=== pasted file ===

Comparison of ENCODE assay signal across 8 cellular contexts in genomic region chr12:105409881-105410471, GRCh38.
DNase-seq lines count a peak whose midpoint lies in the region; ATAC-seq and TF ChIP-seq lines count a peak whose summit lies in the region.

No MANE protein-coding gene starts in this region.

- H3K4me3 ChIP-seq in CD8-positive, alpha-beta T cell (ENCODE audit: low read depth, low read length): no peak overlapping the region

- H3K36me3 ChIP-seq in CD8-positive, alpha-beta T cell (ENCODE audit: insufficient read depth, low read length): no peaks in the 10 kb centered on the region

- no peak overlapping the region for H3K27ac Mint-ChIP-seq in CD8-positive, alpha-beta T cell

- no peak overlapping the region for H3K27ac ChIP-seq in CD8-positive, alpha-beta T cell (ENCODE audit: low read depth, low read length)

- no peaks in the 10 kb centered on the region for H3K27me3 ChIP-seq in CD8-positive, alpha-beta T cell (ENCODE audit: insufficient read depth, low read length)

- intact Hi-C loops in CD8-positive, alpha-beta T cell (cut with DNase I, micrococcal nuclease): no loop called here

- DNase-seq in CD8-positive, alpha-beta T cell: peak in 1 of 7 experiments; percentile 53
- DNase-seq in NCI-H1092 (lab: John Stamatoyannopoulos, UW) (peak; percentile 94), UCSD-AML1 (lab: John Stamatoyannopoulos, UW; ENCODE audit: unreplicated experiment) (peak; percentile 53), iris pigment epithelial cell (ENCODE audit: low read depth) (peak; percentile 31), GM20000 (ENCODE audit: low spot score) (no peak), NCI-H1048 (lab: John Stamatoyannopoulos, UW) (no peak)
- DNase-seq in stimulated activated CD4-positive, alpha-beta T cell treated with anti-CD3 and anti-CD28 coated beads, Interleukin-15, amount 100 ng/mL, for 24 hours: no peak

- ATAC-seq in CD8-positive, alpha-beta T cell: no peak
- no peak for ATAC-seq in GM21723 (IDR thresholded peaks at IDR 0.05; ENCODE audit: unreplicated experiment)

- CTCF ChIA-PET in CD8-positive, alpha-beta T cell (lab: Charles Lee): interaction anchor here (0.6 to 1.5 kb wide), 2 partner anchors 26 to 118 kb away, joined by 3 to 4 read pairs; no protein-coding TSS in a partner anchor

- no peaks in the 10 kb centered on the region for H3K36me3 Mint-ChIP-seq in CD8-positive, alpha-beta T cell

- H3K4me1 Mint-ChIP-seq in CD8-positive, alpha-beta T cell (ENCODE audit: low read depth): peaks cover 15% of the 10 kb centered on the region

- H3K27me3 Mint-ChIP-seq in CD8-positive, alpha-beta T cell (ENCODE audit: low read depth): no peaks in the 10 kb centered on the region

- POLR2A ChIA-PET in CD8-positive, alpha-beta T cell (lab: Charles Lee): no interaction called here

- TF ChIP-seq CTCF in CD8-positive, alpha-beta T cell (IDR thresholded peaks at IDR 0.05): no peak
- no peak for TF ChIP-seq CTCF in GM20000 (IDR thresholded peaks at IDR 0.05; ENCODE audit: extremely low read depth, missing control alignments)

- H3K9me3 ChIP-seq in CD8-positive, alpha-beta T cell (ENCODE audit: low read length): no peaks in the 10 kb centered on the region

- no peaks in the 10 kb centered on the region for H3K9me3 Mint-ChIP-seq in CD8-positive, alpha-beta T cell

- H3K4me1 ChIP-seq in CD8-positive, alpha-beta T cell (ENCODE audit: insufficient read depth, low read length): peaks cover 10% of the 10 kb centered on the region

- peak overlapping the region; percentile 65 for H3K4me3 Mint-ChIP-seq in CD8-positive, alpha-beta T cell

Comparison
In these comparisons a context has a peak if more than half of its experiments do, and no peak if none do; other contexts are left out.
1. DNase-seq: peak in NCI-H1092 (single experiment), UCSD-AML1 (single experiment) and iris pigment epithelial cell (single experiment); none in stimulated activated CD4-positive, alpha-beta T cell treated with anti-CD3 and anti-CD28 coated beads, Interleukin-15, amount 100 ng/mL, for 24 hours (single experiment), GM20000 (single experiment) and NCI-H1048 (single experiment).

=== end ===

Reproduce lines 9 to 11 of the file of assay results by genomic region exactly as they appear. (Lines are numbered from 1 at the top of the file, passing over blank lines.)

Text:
- intact Hi-C loops in CD8-positive, alpha-beta T cell (cut with DNase I, micrococcal nuclease): no loop called here

- DNase-seq in CD8-positive, alpha-beta T cell: peak in 1 of 7 experiments; percentile 53
- DNase-seq in NCI-H1092 (lab: John Stamatoyannopoulos, UW) (peak; percentile 94), UCSD-AML1 (lab: John Stamatoyannopoulos, UW; ENCODE audit: unreplicated experiment) (peak; percentile 53), iris pigment epithelial cell (ENCODE audit: low read depth) (peak; percentile 31), GM20000 (ENCODE audit: low spot score) (no peak), NCI-H1048 (lab: John Stamatoyannopoulos, UW) (no peak)